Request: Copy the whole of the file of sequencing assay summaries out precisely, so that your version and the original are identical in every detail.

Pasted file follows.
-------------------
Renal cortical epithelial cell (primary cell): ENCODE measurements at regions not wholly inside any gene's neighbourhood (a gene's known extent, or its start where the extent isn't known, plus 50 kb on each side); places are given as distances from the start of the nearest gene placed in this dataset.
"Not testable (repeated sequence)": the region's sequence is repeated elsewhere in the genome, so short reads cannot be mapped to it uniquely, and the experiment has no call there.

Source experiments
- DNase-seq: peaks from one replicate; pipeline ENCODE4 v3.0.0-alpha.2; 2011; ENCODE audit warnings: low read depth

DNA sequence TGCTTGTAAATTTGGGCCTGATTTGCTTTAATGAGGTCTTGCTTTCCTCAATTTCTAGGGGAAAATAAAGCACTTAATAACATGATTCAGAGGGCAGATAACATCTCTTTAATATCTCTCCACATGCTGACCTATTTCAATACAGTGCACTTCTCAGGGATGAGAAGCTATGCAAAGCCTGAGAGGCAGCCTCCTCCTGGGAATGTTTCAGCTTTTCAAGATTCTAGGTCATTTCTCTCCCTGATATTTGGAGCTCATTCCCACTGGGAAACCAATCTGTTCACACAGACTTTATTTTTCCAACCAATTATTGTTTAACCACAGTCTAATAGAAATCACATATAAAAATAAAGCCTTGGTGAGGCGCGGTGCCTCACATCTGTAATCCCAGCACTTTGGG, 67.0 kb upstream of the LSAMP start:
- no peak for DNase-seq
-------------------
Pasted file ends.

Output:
Renal cortical epithelial cell (primary cell): ENCODE measurements at regions not wholly inside any gene's neighbourhood (a gene's known extent, or its start where the extent isn't known, plus 50 kb on each side); places are given as distances from the start of the nearest gene placed in this dataset.
"Not testable (repeated sequence)": the region's sequence is repeated elsewhere in the genome, so short reads cannot be mapped to it uniquely, and the experiment has no call there.

Source experiments
- DNase-seq: peaks from one replicate; pipeline ENCODE4 v3.0.0-alpha.2; 2011; ENCODE audit warnings: low read depth

DNA sequence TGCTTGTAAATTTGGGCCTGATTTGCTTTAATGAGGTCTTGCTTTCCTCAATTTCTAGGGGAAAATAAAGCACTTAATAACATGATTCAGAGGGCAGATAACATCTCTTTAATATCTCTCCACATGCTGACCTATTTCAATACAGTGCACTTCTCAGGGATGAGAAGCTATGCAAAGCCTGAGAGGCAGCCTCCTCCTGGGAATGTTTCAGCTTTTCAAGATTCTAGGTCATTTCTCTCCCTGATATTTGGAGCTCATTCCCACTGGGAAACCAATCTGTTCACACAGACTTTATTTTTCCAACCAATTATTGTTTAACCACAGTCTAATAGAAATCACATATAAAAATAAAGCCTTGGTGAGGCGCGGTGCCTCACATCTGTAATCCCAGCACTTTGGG, 67.0 kb upstream of the LSAMP start:
- no peak for DNase-seq